Every week, it seems, some positive sounding news comes out about California’s economic recovery. But don’t get too happy – there are some dark clouds in that silver lining.
For instance, the statewide jobless rate declined to 5.8 percent in October, down from 7.2 percent in October 2014. Total employment in the state grew by more than 380,000 over the previous year, accounting for more than 20 percent of the entire country’s employment gains, according to the latest employment report from the California Center for Jobs & the Economy.
A significant portion of the decline in unemployment, however, is because many Californians have given up looking for work. Labor force participation in October was barely 62 percent, below the historic low in 1976. For those not around way back then, those were the dark years of “stagflation” – the triple whammy of slow economic growth, high unemployment and rising prices.
Another worrisome trend is a noticeable shift in the kinds of jobs that are available, as some industries shrink and others grow. While California has added 2.1 million jobs since 2010, employment in six industries is still below 2007 levels, before the Great Recession, according to the center’s analysis. Those sectors – including construction, finance and manufacturing – generally pay more than the service-type jobs that we’re adding in droves.
This change is partly behind the growing gap between coastal California, where high-paying tech jobs are concentrating, and inland California, where six metro areas have among the 10 highest unemployment rates in the nation.
This study comes out of the research arm of the California Business Roundtable, a group of high-powered CEOs. But it echoes the California Budget & Policy Center, which advocates for the poor and emphasizes how income inequality has worsened during the recovery because wages for most workers haven’t grown.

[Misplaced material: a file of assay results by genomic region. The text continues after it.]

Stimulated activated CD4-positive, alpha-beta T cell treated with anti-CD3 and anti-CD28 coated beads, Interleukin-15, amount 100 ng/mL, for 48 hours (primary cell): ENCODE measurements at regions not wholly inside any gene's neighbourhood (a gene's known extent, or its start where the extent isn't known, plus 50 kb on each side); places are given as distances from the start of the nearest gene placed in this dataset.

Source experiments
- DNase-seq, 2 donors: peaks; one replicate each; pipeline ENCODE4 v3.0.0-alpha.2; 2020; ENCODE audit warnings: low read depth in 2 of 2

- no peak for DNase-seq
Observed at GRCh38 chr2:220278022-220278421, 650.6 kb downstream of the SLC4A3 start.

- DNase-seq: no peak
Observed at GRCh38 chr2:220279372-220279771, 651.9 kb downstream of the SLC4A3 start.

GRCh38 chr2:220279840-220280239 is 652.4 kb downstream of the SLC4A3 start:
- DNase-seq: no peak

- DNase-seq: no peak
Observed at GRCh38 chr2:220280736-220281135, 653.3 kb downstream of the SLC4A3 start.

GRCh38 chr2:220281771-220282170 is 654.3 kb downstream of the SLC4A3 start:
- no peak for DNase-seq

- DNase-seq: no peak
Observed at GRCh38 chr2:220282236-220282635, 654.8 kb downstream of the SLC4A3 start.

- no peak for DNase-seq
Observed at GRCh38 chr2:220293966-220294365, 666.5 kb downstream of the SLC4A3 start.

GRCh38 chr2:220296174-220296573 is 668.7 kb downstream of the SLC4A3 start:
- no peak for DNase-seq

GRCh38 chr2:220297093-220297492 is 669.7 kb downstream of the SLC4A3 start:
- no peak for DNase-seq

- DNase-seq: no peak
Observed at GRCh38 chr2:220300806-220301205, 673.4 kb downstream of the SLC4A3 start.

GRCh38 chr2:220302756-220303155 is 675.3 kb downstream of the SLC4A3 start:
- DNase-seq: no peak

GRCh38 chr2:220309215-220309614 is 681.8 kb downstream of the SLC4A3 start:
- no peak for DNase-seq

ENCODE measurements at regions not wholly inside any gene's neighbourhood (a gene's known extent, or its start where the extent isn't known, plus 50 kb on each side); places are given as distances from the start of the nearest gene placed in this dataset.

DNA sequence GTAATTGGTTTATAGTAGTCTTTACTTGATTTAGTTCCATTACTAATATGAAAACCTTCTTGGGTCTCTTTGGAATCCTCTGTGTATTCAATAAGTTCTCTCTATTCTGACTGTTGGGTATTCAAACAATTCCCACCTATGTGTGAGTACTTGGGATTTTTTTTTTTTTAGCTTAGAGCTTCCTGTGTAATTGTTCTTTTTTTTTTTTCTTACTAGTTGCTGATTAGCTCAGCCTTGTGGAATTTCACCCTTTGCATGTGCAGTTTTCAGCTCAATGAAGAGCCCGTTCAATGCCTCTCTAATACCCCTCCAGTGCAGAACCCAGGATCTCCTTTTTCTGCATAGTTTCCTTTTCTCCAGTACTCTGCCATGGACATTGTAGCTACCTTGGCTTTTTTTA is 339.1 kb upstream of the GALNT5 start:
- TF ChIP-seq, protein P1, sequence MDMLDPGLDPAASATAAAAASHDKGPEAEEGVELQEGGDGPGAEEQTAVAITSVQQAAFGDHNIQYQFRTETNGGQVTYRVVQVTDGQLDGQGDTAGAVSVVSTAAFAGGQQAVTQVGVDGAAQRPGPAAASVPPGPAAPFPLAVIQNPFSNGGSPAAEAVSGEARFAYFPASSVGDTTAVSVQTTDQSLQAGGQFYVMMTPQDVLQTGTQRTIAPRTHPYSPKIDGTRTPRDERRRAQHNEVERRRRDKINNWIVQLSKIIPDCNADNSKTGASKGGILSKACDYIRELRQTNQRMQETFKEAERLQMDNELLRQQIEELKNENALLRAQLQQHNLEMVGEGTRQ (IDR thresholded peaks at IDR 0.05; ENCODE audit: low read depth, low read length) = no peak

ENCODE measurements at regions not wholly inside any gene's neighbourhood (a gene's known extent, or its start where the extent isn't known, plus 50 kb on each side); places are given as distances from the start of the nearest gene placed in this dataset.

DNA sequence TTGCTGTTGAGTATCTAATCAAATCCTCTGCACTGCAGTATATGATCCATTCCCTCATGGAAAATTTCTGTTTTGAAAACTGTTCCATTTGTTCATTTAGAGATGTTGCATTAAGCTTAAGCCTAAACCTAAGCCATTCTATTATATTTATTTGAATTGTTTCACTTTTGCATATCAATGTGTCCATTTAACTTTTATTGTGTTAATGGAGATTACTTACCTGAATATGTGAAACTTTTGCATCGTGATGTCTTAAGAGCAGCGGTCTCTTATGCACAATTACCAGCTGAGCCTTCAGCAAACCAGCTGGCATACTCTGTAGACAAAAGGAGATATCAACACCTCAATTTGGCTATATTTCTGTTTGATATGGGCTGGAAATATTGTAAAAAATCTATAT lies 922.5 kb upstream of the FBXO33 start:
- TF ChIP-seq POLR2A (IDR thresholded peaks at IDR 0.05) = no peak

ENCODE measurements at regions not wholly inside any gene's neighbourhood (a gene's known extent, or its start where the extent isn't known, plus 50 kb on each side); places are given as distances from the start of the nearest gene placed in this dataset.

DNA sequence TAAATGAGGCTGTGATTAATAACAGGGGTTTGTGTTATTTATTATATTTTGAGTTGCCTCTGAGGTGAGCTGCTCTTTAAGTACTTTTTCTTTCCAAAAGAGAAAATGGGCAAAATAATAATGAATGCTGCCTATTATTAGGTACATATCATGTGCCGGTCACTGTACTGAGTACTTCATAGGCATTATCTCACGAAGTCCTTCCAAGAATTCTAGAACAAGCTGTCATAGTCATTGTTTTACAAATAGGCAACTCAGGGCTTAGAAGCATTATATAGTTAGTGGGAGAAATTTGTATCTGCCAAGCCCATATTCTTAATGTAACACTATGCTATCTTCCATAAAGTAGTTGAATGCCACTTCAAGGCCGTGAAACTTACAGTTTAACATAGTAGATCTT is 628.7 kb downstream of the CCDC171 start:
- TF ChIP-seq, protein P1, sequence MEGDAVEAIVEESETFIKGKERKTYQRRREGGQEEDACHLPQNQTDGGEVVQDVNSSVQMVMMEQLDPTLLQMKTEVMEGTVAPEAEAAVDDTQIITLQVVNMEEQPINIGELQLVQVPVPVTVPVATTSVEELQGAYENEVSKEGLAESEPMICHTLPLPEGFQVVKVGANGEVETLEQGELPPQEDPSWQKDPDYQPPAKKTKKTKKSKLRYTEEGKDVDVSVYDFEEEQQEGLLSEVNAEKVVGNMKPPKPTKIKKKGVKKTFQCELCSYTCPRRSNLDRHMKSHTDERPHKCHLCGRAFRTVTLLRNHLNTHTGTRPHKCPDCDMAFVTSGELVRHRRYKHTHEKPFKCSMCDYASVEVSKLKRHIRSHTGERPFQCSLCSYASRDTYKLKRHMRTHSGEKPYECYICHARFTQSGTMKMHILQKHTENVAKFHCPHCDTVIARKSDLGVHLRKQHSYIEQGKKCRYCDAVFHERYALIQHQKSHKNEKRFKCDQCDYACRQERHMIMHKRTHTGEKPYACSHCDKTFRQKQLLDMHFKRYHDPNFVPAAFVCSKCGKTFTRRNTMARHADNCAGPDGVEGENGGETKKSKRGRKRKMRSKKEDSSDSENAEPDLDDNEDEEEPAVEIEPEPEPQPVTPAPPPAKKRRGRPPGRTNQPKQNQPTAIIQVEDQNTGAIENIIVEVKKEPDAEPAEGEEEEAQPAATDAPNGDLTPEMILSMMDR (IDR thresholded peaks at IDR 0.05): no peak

If both ends of the political spectrum agree, the findings must be truly important. That doesn’t bode well for the future of the middle class in California, and that’s not good for anyone.
Last month, I moderated a discussion, hosted by the Budget & Policy Center and featuring a new book, “Hollowed Out: Why the Economy Doesn’t Work Without a Strong Middle Class,” by David Madland of the left-leaning Center for American Progress.
He argues that a strong middle class isn’t only the result of a strong economy, but rather a cause. Madland also says that a thriving middle class isn’t just necessary for a fair economy, but also for a functioning democracy and society. It builds the trust that is essential to do business; leads to a less corrupt government that doesn’t just cater to the wealthy; creates a stable and growing base of consumer demand that creates jobs; and gives opportunity to the children of the poor and working class.
But now, he says, America’s middle class is so weakened that we’re having problems more like a developing nation. “An economy that works only for the rich, simply doesn’t work,” he writes. “To have strong and sustainable growth, the economy needs to work for everyone.”
According to the numbers, that isn’t happening in California despite all the new jobs. As I said, dark clouds on the horizon.
By the numbers
California industries with the biggest changes in the number of jobs between 2007 and October 2015, and the average annual wage:
- Health care and social assistance, $58,600
- Individual and family services, $14,700
- Accommodations and food services, $20,900
- Professional, scientific and technical services, $106,400
- Administrative, support and waste services, $39,700
- Educational services, $49,300
- Manufacturing, $81,500
- Construction, $59,900
- Finance and insurance, $109,400
- Government, $62,500
- Real estate, rental and leasing, $60,200
- Retail trade, $33,400
Source: California Center for Jobs & the Economy